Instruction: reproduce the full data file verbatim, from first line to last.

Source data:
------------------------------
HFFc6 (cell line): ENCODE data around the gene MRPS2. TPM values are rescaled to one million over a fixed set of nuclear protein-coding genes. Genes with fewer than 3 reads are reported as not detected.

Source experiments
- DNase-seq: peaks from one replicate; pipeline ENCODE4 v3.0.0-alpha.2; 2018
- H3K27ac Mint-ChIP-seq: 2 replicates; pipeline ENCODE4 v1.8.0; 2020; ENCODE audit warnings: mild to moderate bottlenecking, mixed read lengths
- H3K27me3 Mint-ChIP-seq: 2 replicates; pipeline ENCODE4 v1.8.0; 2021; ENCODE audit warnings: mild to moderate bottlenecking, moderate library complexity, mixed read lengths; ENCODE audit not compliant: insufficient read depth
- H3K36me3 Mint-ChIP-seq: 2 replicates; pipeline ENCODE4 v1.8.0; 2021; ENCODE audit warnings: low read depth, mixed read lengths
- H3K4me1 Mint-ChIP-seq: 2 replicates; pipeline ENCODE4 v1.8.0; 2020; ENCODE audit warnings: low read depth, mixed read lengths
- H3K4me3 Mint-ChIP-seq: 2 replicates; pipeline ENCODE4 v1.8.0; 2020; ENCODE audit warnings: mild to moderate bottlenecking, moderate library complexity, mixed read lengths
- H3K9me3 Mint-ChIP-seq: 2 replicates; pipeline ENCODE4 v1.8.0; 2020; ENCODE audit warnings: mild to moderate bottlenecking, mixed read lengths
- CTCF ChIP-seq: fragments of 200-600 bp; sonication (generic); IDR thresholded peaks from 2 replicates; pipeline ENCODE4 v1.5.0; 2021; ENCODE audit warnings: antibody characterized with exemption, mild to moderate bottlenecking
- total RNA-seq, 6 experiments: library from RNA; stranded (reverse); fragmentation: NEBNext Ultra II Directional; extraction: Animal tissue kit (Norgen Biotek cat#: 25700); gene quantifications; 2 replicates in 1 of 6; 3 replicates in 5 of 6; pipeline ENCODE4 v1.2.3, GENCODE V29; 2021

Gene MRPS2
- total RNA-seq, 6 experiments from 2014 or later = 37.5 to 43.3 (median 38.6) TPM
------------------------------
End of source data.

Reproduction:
HFFc6 (cell line): ENCODE data around the gene MRPS2. TPM values are rescaled to one million over a fixed set of nuclear protein-coding genes. Genes with fewer than 3 reads are reported as not detected.

Source experiments
- DNase-seq: peaks from one replicate; pipeline ENCODE4 v3.0.0-alpha.2; 2018
- H3K27ac Mint-ChIP-seq: 2 replicates; pipeline ENCODE4 v1.8.0; 2020; ENCODE audit warnings: mild to moderate bottlenecking, mixed read lengths
- H3K27me3 Mint-ChIP-seq: 2 replicates; pipeline ENCODE4 v1.8.0; 2021; ENCODE audit warnings: mild to moderate bottlenecking, moderate library complexity, mixed read lengths; ENCODE audit not compliant: insufficient read depth
- H3K36me3 Mint-ChIP-seq: 2 replicates; pipeline ENCODE4 v1.8.0; 2021; ENCODE audit warnings: low read depth, mixed read lengths
- H3K4me1 Mint-ChIP-seq: 2 replicates; pipeline ENCODE4 v1.8.0; 2020; ENCODE audit warnings: low read depth, mixed read lengths
- H3K4me3 Mint-ChIP-seq: 2 replicates; pipeline ENCODE4 v1.8.0; 2020; ENCODE audit warnings: mild to moderate bottlenecking, moderate library complexity, mixed read lengths
- H3K9me3 Mint-ChIP-seq: 2 replicates; pipeline ENCODE4 v1.8.0; 2020; ENCODE audit warnings: mild to moderate bottlenecking, mixed read lengths
- CTCF ChIP-seq: fragments of 200-600 bp; sonication (generic); IDR thresholded peaks from 2 replicates; pipeline ENCODE4 v1.5.0; 2021; ENCODE audit warnings: antibody characterized with exemption, mild to moderate bottlenecking
- total RNA-seq, 6 experiments: library from RNA; stranded (reverse); fragmentation: NEBNext Ultra II Directional; extraction: Animal tissue kit (Norgen Biotek cat#: 25700); gene quantifications; 2 replicates in 1 of 6; 3 replicates in 5 of 6; pipeline ENCODE4 v1.2.3, GENCODE V29; 2021

Gene MRPS2
- total RNA-seq, 6 experiments from 2014 or later = 37.5 to 43.3 (median 38.6) TPM